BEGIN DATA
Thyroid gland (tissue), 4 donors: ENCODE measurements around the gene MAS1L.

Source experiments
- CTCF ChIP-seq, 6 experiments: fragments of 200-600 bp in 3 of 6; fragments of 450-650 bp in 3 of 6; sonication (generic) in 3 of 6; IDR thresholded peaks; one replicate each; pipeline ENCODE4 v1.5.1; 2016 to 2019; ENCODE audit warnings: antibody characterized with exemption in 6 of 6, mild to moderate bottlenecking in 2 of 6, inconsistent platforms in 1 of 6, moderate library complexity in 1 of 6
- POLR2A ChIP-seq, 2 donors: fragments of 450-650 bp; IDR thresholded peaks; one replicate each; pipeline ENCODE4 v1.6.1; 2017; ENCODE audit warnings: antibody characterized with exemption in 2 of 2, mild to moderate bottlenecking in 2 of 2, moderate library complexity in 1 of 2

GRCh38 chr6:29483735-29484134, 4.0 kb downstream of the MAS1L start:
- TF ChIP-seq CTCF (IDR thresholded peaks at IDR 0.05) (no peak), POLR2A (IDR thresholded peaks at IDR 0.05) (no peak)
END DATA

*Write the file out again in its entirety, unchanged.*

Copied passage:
Thyroid gland (tissue), 4 donors: ENCODE measurements around the gene MAS1L.

Source experiments
- CTCF ChIP-seq, 6 experiments: fragments of 200-600 bp in 3 of 6; fragments of 450-650 bp in 3 of 6; sonication (generic) in 3 of 6; IDR thresholded peaks; one replicate each; pipeline ENCODE4 v1.5.1; 2016 to 2019; ENCODE audit warnings: antibody characterized with exemption in 6 of 6, mild to moderate bottlenecking in 2 of 6, inconsistent platforms in 1 of 6, moderate library complexity in 1 of 6
- POLR2A ChIP-seq, 2 donors: fragments of 450-650 bp; IDR thresholded peaks; one replicate each; pipeline ENCODE4 v1.6.1; 2017; ENCODE audit warnings: antibody characterized with exemption in 2 of 2, mild to moderate bottlenecking in 2 of 2, moderate library complexity in 1 of 2

GRCh38 chr6:29483735-29484134, 4.0 kb downstream of the MAS1L start:
- TF ChIP-seq CTCF (IDR thresholded peaks at IDR 0.05) (no peak), POLR2A (IDR thresholded peaks at IDR 0.05) (no peak)